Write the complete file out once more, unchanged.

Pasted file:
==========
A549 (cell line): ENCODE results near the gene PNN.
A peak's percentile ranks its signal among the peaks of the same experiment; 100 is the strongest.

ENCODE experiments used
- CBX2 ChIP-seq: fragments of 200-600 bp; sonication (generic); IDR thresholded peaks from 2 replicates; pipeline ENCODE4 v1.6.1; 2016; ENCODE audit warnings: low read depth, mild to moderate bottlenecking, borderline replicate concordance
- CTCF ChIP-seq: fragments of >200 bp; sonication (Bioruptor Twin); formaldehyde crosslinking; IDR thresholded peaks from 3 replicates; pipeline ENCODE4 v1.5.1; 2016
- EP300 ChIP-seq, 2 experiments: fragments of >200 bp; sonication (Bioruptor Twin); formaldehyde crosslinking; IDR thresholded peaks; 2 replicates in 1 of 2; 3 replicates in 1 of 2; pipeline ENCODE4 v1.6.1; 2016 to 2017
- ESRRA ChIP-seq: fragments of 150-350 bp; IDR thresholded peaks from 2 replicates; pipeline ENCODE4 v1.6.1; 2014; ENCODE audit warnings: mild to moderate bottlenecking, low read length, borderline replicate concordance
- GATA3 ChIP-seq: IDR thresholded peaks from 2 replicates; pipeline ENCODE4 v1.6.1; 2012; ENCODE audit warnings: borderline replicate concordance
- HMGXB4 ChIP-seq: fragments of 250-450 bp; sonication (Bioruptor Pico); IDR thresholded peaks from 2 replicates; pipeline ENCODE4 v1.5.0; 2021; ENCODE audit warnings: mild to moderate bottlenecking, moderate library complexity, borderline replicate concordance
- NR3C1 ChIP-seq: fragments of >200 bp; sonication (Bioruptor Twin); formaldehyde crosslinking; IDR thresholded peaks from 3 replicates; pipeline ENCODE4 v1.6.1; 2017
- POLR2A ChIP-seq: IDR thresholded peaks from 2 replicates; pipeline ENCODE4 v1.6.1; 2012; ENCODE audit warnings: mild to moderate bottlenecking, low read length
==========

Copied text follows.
A549 (cell line): ENCODE results near the gene PNN.
A peak's percentile ranks its signal among the peaks of the same experiment; 100 is the strongest.

ENCODE experiments used
- CBX2 ChIP-seq: fragments of 200-600 bp; sonication (generic); IDR thresholded peaks from 2 replicates; pipeline ENCODE4 v1.6.1; 2016; ENCODE audit warnings: low read depth, mild to moderate bottlenecking, borderline replicate concordance
- CTCF ChIP-seq: fragments of >200 bp; sonication (Bioruptor Twin); formaldehyde crosslinking; IDR thresholded peaks from 3 replicates; pipeline ENCODE4 v1.5.1; 2016
- EP300 ChIP-seq, 2 experiments: fragments of >200 bp; sonication (Bioruptor Twin); formaldehyde crosslinking; IDR thresholded peaks; 2 replicates in 1 of 2; 3 replicates in 1 of 2; pipeline ENCODE4 v1.6.1; 2016 to 2017
- ESRRA ChIP-seq: fragments of 150-350 bp; IDR thresholded peaks from 2 replicates; pipeline ENCODE4 v1.6.1; 2014; ENCODE audit warnings: mild to moderate bottlenecking, low read length, borderline replicate concordance
- GATA3 ChIP-seq: IDR thresholded peaks from 2 replicates; pipeline ENCODE4 v1.6.1; 2012; ENCODE audit warnings: borderline replicate concordance
- HMGXB4 ChIP-seq: fragments of 250-450 bp; sonication (Bioruptor Pico); IDR thresholded peaks from 2 replicates; pipeline ENCODE4 v1.5.0; 2021; ENCODE audit warnings: mild to moderate bottlenecking, moderate library complexity, borderline replicate concordance
- NR3C1 ChIP-seq: fragments of >200 bp; sonication (Bioruptor Twin); formaldehyde crosslinking; IDR thresholded peaks from 3 replicates; pipeline ENCODE4 v1.6.1; 2017
- POLR2A ChIP-seq: IDR thresholded peaks from 2 replicates; pipeline ENCODE4 v1.6.1; 2012; ENCODE audit warnings: mild to moderate bottlenecking, low read length